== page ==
Homeland Security Won't Even Admit Whether Or Not It Seized Mooo.com, Taking Down 84,000 Innocent Sites
from the transparency-in-government dept
Yesterday, I wrote about how there were many reports, starting over the weekend, claiming that Homeland Security’s inept Immigration and Customs Enforcement (ICE) group had once again screwed up the process of seizing domains. However, this time, the mistake appeared to be on a much larger scale. While some other sites have simply assumed that Homeland Security seized the entire mooo.com domain, thereby publicly accusing 84,000 sites (nearly all of which were perfectly legitimate) of trafficking in child porn, we were at least willing to give Homeland Security the benefit of the doubt and question whether it was really involved.
Given that no one seemed to confirm that Homeland Security was involved, I figured I might as well ask. I sent off a quick email to a press contact at Homeland Security, asking a simple question: did Homeland Security seize — and then unseize — the mooo.com domain? It seemed like a simple yes or no question, and given that Homeland Security is a part of the Obama administration, which has promised the utmost transparency, I figured the least it could do was provide that simple answer. Instead, the response I got was:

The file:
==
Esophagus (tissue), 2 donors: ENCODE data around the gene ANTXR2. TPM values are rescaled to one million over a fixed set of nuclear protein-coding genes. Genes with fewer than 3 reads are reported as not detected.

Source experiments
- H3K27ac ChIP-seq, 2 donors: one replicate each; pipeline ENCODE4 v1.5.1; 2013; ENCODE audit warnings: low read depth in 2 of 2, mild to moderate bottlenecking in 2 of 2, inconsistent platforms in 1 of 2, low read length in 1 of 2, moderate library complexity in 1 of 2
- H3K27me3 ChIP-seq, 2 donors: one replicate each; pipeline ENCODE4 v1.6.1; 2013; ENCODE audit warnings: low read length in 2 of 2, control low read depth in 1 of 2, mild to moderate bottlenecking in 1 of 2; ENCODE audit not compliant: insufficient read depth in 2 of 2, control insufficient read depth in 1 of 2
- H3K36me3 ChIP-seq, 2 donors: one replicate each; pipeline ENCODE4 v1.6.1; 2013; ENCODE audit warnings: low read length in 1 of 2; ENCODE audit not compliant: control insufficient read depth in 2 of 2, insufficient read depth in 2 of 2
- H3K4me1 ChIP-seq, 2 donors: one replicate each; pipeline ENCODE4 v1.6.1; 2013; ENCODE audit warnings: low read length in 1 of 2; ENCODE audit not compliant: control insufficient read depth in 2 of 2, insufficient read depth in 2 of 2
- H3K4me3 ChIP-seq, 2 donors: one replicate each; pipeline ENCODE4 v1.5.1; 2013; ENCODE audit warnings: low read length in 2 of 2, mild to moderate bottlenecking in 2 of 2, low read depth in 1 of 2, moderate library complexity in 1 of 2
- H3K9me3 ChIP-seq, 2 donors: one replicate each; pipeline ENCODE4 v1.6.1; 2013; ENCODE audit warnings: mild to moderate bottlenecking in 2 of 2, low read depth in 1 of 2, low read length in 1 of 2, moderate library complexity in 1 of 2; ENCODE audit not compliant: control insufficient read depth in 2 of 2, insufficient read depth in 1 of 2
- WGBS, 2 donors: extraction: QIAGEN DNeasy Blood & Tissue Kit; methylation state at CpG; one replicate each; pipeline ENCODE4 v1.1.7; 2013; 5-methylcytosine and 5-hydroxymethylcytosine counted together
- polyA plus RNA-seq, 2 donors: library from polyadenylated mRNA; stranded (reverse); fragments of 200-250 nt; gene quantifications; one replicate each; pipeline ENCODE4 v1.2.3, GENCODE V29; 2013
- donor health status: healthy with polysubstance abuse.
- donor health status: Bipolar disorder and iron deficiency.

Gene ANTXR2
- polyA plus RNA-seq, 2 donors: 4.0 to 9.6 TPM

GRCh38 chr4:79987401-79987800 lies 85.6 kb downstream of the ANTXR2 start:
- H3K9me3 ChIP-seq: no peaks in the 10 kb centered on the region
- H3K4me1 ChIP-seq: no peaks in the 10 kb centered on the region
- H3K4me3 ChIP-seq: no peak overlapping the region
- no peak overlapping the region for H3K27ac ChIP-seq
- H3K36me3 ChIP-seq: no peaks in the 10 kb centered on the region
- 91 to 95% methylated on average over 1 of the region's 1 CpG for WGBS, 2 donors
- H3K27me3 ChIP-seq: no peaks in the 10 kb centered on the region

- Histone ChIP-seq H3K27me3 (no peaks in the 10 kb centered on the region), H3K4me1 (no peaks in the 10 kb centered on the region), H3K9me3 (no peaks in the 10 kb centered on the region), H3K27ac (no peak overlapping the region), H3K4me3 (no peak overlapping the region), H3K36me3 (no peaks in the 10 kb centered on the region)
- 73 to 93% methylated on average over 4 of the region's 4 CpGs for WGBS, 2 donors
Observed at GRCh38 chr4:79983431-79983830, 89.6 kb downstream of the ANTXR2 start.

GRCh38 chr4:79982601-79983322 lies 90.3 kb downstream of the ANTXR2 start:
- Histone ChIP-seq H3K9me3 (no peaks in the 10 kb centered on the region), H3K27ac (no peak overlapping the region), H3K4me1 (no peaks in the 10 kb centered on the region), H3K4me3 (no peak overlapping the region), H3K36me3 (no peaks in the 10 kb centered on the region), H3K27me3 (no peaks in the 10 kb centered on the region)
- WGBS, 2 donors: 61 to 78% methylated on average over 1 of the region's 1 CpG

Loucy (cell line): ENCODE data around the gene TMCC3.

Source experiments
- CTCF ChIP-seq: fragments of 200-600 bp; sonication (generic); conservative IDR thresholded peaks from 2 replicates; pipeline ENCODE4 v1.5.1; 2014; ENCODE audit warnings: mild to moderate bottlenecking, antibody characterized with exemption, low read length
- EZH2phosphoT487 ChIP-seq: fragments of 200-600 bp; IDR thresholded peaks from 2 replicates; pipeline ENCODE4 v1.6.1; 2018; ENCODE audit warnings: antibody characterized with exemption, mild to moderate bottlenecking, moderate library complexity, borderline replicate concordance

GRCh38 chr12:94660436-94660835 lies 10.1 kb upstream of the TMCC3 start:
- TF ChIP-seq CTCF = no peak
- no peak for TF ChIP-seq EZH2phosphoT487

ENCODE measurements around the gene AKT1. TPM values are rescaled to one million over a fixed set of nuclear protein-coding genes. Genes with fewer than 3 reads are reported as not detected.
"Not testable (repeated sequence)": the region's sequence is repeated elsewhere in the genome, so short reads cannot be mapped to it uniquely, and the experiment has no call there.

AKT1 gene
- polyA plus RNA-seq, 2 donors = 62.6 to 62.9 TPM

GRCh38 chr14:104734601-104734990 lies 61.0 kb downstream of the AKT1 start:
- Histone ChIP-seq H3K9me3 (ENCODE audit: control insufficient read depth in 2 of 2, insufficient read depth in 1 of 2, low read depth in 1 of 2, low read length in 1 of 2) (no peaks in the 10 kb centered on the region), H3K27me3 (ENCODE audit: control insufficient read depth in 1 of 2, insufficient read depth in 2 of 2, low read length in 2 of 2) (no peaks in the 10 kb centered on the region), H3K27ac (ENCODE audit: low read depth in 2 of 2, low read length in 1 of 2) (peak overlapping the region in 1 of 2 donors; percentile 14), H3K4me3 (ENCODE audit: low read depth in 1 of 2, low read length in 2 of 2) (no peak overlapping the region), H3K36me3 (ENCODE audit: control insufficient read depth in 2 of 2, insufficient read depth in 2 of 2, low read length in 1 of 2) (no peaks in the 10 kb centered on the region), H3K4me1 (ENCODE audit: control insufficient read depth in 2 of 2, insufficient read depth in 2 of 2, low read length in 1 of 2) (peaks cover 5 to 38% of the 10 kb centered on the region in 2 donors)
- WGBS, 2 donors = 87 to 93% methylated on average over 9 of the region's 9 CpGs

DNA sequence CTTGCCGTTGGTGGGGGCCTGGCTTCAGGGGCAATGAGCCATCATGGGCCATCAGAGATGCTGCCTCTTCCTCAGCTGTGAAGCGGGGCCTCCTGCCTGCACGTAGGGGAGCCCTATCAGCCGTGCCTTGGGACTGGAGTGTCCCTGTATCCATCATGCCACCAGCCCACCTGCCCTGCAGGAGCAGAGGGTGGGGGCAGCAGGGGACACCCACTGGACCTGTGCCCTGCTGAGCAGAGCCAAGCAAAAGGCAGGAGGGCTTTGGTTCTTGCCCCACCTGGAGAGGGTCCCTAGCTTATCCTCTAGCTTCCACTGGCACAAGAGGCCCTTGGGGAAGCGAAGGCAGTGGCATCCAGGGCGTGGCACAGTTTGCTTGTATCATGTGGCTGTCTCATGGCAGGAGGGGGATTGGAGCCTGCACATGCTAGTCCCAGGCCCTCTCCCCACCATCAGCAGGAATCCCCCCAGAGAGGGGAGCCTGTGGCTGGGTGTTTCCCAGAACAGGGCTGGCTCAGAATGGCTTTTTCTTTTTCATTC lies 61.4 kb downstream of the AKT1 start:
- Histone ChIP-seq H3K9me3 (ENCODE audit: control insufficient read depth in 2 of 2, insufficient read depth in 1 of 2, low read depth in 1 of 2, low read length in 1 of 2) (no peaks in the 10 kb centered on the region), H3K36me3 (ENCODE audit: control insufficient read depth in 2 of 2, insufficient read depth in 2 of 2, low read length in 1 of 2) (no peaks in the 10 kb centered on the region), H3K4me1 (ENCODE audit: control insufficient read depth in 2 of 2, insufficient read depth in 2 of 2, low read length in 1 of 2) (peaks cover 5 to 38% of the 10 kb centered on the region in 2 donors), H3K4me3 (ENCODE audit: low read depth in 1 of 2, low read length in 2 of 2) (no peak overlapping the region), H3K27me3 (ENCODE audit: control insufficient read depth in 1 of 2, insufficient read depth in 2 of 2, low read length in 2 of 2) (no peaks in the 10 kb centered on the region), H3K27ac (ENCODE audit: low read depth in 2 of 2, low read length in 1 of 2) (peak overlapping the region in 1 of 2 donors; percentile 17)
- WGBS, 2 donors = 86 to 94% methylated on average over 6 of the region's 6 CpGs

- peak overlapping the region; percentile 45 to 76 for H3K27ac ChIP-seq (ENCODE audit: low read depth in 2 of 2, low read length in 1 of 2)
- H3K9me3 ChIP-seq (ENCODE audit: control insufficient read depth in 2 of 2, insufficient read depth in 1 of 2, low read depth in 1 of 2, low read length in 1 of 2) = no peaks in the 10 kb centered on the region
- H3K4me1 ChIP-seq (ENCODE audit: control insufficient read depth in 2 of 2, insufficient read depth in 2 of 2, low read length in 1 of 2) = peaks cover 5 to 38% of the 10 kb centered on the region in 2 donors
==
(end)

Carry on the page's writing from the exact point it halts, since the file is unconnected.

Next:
“I need to refer you to DOJ for a response to your question.”
This, of course, is not true. The actions were taken by Homeland Security’s ICE group. It was Homeland Security that put out the bragging press release about seizing more domains and putting up their “this site trafficked in child porn” graphics. But it can’t even answer a simple yes or no question about a specific domain? That’s not transparency. It also seems to suggest quite strongly that DHS and ICE did, in fact, screw up royally here.
I responded to the press contact, and pointed out that there is simply no reason that Homeland Security cannot answer this question, and repeated the question, but I have not heard back. I also sent an email to the Justice Department, and have also received no response.
Lots of folks are pointing out the incredibly serious First Amendment concerns brought out by such a seizure. Of course, we’ve pointed out such concerns with all of the previous domains seized, and people said they were overblown concerns. I’m somewhat stunned that we still had people defending such seizures without any due process, when 84,000 legitimate sites might have taken down, as a result.
And, once again, if there were actual due process, involving an actual adversarial hearing, moves like this would be avoided. On top of that, if Homeland Security wanted to actually go after child pornographers by tracking them down and arresting them, rather than just seizing domains, mistakes like this would be avoided. Of course, that would involve doing real work. And that’s something that Homeland Security apparently isn’t interested in, from the special agents who have failed massively in their investigations on these various takedowns all the way to the press spokespeople who can’t even be straight with the American public when they make a massive First Amendment-violating mistake.